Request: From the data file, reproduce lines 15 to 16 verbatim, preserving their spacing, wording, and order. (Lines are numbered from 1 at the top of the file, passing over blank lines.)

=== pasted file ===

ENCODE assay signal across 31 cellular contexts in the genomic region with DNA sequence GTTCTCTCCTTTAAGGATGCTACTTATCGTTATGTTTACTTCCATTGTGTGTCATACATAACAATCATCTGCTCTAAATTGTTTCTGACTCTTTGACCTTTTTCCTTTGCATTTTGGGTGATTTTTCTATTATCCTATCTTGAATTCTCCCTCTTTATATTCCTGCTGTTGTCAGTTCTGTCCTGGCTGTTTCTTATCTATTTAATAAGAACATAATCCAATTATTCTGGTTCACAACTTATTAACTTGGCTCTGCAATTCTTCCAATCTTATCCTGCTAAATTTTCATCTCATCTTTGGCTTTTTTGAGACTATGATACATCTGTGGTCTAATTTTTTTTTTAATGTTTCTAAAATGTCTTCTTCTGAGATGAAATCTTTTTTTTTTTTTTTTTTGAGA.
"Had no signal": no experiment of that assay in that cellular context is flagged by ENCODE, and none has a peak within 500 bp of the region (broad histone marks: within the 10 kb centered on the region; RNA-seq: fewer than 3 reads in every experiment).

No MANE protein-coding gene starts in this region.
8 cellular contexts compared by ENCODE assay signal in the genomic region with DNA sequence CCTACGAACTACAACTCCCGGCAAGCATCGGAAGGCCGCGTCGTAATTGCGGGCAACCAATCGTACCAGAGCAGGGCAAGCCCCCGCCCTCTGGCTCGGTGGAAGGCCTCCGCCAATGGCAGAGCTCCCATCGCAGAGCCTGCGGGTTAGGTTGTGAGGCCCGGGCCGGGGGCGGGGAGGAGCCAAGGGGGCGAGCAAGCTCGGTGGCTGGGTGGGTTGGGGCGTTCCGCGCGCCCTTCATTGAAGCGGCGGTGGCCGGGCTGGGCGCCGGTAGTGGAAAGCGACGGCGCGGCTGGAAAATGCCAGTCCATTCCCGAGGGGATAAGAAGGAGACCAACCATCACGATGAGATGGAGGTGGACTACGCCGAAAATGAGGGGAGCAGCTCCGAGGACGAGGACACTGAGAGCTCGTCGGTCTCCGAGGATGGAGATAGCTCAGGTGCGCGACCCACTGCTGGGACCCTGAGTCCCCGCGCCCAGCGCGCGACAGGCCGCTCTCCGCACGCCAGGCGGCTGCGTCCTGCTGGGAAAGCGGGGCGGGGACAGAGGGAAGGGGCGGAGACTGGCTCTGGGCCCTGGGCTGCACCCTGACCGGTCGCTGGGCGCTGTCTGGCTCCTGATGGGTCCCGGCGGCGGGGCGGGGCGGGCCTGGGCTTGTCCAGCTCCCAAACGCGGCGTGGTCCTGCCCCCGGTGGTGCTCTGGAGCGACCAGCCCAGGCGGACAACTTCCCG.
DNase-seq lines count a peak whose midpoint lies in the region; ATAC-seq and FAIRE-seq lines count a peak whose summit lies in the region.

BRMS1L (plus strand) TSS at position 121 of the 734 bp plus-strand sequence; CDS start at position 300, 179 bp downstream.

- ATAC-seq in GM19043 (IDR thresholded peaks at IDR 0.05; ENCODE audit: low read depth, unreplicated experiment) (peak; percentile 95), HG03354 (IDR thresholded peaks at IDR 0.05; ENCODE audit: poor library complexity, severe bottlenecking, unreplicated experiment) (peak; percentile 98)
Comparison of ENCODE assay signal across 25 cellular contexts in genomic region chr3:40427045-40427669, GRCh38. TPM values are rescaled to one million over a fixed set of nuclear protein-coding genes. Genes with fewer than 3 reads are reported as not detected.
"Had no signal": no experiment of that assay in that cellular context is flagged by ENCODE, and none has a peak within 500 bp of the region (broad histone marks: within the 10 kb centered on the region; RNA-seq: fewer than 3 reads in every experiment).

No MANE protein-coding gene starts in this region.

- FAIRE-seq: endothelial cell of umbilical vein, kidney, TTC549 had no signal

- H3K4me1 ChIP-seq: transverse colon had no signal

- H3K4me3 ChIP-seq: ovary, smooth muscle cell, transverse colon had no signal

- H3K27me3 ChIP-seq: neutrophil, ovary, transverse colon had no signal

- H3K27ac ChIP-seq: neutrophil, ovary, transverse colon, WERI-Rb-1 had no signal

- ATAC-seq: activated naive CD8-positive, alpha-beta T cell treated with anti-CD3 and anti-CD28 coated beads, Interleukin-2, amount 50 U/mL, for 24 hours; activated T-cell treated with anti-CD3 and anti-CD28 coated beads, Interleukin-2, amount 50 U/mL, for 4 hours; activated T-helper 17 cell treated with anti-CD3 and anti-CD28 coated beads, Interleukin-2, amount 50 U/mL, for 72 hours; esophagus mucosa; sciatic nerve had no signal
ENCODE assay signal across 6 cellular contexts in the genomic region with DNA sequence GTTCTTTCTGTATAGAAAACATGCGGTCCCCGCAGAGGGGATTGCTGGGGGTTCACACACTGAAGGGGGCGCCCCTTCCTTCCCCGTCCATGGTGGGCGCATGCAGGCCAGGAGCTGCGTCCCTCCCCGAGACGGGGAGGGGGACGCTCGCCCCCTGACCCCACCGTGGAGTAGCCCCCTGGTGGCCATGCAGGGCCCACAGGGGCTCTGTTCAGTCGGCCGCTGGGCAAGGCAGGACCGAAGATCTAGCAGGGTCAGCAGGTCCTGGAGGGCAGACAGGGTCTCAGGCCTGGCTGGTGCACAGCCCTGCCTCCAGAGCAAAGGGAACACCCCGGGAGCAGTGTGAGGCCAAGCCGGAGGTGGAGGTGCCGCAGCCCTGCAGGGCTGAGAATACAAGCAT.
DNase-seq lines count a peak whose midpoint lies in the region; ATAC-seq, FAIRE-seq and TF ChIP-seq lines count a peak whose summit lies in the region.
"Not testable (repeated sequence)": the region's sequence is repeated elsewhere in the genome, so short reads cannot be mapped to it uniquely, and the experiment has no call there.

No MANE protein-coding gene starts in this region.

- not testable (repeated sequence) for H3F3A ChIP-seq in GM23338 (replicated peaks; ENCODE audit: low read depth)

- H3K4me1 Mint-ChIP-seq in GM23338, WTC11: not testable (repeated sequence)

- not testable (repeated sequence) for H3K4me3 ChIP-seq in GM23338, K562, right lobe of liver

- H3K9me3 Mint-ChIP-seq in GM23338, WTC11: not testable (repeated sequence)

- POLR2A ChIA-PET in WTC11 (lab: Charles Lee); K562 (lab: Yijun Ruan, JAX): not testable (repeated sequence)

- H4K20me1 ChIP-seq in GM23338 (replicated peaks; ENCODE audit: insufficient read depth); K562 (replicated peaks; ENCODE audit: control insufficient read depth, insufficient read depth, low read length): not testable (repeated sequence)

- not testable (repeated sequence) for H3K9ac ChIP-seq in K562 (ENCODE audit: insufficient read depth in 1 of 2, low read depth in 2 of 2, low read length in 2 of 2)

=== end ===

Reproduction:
- H3K27ac ChIP-seq: neutrophil, ovary, transverse colon, WERI-Rb-1 had no signal

- ATAC-seq: activated naive CD8-positive, alpha-beta T cell treated with anti-CD3 and anti-CD28 coated beads, Interleukin-2, amount 50 U/mL, for 24 hours; activated T-cell treated with anti-CD3 and anti-CD28 coated beads, Interleukin-2, amount 50 U/mL, for 4 hours; activated T-helper 17 cell treated with anti-CD3 and anti-CD28 coated beads, Interleukin-2, amount 50 U/mL, for 72 hours; esophagus mucosa; sciatic nerve had no signal